However, the manner in which operation of these markets has manifested itself in this ‘Digital World’ may raise potential legal concerns. Competition authorities across jurisdictions are becoming more and more cognizant of the evolution and rise of new business models which are more or less centred around the collection and processing of data in general, and consumer data in particular. Specific characteristics of the market, (such as disproportionately high returns to scale, network effects and the barriers to entry that may be erected as a result thereof) which have been discussed below, suggest that there is an increased likelihood of positions of entrenched market power, compared to traditional industries.[3]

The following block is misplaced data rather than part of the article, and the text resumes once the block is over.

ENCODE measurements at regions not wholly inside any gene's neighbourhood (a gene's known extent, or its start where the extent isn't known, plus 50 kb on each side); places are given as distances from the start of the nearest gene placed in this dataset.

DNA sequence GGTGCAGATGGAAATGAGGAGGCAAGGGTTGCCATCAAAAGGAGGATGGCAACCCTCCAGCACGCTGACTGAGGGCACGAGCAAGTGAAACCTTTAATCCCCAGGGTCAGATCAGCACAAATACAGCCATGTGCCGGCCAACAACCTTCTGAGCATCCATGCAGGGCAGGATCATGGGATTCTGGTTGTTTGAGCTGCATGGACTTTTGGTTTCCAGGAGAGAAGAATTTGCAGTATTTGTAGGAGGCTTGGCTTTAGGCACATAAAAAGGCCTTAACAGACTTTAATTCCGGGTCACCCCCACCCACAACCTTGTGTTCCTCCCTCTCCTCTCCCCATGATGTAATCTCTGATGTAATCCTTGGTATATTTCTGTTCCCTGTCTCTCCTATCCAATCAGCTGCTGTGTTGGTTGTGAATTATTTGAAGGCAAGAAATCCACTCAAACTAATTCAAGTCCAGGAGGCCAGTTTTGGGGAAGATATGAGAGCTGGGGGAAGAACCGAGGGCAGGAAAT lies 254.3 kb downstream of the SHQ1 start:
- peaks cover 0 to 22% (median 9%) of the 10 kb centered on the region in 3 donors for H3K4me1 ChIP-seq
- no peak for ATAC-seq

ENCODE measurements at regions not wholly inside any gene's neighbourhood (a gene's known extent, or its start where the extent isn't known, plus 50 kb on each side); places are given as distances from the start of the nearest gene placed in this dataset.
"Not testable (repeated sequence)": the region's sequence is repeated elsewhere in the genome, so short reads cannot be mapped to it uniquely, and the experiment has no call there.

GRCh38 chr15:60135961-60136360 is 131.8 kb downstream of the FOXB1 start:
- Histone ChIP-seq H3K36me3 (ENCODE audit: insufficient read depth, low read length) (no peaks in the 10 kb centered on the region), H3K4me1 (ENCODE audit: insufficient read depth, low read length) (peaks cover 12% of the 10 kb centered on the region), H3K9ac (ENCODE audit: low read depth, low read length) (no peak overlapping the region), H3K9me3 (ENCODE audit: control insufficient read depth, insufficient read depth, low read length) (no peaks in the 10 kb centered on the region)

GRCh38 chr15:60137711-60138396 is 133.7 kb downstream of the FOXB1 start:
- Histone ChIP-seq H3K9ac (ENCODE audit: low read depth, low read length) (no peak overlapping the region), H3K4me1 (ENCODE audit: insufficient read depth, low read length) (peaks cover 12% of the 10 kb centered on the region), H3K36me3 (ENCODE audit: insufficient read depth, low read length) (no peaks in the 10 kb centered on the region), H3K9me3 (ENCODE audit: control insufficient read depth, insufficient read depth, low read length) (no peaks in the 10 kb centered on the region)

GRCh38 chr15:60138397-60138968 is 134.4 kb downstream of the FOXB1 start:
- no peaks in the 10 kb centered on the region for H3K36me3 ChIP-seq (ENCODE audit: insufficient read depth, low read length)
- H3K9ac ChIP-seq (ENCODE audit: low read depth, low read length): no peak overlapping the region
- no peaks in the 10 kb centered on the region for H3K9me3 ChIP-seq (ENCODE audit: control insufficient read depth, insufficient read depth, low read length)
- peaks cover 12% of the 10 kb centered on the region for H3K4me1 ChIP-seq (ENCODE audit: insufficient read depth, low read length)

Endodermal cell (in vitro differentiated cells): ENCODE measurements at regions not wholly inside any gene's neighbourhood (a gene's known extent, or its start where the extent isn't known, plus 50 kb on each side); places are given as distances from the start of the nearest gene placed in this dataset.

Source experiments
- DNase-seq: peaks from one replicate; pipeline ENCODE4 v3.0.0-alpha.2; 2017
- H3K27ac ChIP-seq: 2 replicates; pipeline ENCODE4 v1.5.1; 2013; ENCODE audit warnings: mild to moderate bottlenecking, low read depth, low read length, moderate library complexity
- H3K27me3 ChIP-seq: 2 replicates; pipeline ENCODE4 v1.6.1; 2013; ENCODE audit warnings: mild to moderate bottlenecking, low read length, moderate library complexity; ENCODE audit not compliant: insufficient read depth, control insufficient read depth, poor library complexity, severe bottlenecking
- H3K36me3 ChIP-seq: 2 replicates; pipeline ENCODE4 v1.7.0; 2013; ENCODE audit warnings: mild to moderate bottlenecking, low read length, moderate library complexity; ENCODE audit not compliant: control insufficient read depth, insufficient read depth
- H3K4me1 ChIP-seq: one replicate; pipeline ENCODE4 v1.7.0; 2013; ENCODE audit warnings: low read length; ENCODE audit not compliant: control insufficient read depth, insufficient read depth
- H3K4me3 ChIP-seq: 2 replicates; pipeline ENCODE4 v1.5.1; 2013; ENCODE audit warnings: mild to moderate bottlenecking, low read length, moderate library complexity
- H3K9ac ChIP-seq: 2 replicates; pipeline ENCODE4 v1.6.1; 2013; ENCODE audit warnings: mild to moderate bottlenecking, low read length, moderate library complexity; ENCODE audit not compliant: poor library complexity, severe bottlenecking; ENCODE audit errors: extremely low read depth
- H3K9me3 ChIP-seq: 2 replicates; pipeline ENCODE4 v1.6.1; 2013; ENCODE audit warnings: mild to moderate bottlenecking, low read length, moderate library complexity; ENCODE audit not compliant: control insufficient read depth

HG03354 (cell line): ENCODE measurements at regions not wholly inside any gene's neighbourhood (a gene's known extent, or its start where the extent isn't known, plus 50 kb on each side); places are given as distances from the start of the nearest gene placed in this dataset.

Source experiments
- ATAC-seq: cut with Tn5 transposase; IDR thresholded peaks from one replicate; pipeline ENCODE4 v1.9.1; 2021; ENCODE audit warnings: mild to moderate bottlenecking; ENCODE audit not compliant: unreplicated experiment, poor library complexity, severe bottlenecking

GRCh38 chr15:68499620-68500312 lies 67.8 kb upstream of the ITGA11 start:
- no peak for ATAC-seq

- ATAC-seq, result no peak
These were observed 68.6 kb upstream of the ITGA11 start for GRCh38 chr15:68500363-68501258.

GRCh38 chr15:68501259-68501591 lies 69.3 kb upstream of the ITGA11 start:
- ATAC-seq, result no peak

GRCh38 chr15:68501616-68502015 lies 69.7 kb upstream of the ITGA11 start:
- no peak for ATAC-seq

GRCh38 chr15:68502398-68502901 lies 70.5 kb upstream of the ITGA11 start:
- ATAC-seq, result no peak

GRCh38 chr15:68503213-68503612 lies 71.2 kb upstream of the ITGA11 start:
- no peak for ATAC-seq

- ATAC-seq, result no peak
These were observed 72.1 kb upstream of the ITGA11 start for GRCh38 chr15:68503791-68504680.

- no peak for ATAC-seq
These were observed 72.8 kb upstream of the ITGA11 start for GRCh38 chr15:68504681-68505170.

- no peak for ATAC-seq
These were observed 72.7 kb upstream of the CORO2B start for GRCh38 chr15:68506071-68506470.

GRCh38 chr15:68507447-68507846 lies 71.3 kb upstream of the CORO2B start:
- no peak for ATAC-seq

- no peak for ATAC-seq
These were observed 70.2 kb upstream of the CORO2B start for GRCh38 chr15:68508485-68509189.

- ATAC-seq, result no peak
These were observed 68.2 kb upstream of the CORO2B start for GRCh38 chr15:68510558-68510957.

Given this fact, it is important to appreciate that while on the one hand, markets in the Digital Economy are rapidly evolving and pose new challenges, on the other hand, competition law is tasked with scrutinizing the conduct of participants in the market and as a result is reactive (with the exception of regulation of combinations). It is, therefore, imperative that competition regulation keeps pace with new challenges that markets in the Digital Economy pose and not wait for the market to ‘stabilize’. It has been an accepted position that competition regulatory authorities cannot debar themselves from examining the position of an undertaking in an evolving and growing market pending its final consolidation, since this may mean an ex post acceptance of any abuses committed.[4] As courts in other jurisdictions have observed, to subordinate the application of competition rules to a complete stabilisation of the market would be to deprive the competition authorities of the power to act in time before the abuses established have exerted their full effect and the positions unduly acquired have thus been finally consolidated.[5]